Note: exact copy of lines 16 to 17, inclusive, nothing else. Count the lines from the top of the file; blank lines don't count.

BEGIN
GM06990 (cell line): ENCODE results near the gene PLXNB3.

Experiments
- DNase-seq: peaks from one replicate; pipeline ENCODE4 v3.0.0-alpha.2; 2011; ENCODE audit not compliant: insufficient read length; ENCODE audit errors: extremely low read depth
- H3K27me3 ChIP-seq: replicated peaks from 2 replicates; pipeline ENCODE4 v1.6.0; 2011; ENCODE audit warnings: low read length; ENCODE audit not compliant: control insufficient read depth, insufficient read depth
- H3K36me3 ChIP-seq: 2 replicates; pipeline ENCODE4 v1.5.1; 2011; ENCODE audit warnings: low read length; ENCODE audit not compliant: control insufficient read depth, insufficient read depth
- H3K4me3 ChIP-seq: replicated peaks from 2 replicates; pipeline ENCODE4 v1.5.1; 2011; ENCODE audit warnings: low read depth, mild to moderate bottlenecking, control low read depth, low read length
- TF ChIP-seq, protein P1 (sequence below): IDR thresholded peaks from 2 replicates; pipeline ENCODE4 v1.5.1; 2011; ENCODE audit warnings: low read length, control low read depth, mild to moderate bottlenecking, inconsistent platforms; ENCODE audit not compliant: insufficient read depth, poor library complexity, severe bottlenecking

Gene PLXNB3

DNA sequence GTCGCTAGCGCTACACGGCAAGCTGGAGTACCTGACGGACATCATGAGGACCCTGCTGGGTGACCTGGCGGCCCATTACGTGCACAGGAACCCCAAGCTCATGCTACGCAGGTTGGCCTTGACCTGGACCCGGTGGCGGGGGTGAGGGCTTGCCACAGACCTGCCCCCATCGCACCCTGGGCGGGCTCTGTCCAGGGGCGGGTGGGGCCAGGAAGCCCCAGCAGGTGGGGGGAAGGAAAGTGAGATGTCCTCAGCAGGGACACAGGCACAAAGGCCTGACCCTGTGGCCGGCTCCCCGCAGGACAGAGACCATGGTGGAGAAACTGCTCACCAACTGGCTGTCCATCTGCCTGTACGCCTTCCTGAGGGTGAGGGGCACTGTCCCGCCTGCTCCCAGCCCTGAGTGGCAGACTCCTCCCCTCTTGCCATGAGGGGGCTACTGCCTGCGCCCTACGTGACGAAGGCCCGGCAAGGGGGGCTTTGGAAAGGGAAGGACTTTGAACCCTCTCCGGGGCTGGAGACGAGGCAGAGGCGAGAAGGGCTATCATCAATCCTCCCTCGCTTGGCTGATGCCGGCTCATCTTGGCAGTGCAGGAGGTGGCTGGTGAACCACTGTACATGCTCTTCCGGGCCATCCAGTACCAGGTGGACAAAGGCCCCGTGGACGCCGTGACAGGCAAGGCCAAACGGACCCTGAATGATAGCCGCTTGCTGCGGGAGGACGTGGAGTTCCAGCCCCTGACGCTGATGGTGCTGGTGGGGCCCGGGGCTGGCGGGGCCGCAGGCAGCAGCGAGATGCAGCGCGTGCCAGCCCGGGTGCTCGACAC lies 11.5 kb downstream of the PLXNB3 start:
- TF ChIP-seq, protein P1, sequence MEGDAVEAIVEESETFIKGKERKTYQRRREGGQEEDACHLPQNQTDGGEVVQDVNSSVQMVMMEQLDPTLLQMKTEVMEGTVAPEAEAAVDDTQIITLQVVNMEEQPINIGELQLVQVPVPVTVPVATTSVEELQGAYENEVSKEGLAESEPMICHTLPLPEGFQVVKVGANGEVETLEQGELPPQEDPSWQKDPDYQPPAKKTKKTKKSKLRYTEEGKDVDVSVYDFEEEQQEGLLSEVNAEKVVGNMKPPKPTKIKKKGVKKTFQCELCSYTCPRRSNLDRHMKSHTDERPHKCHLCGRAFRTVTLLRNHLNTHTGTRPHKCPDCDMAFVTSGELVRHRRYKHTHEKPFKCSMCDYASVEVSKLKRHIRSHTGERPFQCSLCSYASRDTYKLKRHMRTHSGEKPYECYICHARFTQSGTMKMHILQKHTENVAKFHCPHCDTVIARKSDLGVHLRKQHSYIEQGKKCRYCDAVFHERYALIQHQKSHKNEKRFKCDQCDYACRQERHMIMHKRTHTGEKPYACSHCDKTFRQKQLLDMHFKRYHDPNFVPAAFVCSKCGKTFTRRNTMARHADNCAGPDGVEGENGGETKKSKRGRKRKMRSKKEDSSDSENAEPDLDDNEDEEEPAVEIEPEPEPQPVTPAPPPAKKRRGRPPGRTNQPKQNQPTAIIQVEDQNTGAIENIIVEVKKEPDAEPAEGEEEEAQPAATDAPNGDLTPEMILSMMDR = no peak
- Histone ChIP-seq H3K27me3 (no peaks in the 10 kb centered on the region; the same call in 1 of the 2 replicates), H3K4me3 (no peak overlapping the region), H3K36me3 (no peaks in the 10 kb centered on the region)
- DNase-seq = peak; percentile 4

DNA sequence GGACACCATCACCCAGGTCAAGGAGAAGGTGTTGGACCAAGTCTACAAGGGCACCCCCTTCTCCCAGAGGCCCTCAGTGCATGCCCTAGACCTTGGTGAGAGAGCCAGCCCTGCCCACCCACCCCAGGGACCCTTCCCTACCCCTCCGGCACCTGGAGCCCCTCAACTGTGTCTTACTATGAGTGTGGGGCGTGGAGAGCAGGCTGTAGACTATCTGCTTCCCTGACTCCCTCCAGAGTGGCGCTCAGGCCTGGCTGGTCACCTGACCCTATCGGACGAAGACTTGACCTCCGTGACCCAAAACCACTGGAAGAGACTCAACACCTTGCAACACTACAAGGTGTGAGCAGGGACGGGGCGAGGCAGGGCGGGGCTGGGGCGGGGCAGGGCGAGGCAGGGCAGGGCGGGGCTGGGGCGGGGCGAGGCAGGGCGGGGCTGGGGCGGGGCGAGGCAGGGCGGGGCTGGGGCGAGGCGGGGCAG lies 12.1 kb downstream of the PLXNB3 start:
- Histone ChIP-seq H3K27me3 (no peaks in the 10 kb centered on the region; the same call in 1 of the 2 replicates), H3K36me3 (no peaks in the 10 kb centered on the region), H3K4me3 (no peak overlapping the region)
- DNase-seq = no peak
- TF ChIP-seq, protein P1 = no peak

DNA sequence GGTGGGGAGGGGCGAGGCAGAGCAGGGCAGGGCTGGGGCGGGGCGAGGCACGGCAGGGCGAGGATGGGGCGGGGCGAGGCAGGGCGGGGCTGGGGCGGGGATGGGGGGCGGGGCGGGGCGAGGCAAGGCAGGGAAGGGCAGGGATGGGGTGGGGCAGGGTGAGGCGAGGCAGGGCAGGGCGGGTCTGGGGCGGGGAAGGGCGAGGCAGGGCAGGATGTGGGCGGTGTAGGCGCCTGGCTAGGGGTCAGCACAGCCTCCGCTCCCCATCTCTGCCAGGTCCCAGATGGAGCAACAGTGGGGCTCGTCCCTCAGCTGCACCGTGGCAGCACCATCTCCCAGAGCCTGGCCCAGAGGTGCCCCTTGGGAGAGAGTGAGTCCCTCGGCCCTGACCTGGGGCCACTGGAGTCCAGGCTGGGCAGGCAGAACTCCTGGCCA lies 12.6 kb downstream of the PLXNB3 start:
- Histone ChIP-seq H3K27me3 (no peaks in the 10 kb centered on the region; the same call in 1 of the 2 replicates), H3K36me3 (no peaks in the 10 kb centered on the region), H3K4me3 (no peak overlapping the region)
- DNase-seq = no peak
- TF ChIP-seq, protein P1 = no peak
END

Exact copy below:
- TF ChIP-seq, protein P1 = no peak

DNA sequence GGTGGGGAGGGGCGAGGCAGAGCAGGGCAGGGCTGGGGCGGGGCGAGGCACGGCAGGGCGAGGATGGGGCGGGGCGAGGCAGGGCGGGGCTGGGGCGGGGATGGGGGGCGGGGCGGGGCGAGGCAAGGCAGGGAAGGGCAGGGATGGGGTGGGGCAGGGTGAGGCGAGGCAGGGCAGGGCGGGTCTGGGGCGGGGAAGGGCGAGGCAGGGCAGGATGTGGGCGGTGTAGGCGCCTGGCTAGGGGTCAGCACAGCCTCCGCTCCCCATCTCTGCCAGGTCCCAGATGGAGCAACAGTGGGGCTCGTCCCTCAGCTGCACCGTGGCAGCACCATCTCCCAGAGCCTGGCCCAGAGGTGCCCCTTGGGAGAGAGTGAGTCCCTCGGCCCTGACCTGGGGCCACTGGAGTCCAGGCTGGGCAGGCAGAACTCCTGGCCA lies 12.6 kb downstream of the PLXNB3 start: